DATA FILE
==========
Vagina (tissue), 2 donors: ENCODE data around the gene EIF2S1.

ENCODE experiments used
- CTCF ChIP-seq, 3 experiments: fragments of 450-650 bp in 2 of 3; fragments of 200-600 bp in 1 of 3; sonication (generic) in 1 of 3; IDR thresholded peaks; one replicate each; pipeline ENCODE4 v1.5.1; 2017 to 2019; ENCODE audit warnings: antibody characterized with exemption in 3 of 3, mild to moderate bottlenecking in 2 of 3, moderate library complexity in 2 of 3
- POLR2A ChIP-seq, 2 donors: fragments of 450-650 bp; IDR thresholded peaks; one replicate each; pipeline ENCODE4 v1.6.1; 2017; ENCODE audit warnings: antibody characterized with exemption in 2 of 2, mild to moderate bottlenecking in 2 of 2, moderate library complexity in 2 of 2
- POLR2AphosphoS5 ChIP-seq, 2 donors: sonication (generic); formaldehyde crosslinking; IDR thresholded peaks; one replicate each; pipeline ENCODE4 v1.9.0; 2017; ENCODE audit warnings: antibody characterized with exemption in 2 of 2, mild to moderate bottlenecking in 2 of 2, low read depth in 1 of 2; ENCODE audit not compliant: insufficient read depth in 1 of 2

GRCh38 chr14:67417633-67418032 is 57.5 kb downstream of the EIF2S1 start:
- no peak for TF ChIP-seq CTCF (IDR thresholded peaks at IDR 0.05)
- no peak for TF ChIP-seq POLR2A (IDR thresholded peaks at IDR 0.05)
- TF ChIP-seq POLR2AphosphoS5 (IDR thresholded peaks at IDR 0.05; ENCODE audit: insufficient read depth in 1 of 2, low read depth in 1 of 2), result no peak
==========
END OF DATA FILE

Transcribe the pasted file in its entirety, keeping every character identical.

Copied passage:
Vagina (tissue), 2 donors: ENCODE data around the gene EIF2S1.

ENCODE experiments used
- CTCF ChIP-seq, 3 experiments: fragments of 450-650 bp in 2 of 3; fragments of 200-600 bp in 1 of 3; sonication (generic) in 1 of 3; IDR thresholded peaks; one replicate each; pipeline ENCODE4 v1.5.1; 2017 to 2019; ENCODE audit warnings: antibody characterized with exemption in 3 of 3, mild to moderate bottlenecking in 2 of 3, moderate library complexity in 2 of 3
- POLR2A ChIP-seq, 2 donors: fragments of 450-650 bp; IDR thresholded peaks; one replicate each; pipeline ENCODE4 v1.6.1; 2017; ENCODE audit warnings: antibody characterized with exemption in 2 of 2, mild to moderate bottlenecking in 2 of 2, moderate library complexity in 2 of 2
- POLR2AphosphoS5 ChIP-seq, 2 donors: sonication (generic); formaldehyde crosslinking; IDR thresholded peaks; one replicate each; pipeline ENCODE4 v1.9.0; 2017; ENCODE audit warnings: antibody characterized with exemption in 2 of 2, mild to moderate bottlenecking in 2 of 2, low read depth in 1 of 2; ENCODE audit not compliant: insufficient read depth in 1 of 2

GRCh38 chr14:67417633-67418032 is 57.5 kb downstream of the EIF2S1 start:
- no peak for TF ChIP-seq CTCF (IDR thresholded peaks at IDR 0.05)
- no peak for TF ChIP-seq POLR2A (IDR thresholded peaks at IDR 0.05)
- TF ChIP-seq POLR2AphosphoS5 (IDR thresholded peaks at IDR 0.05; ENCODE audit: insufficient read depth in 1 of 2, low read depth in 1 of 2), result no peak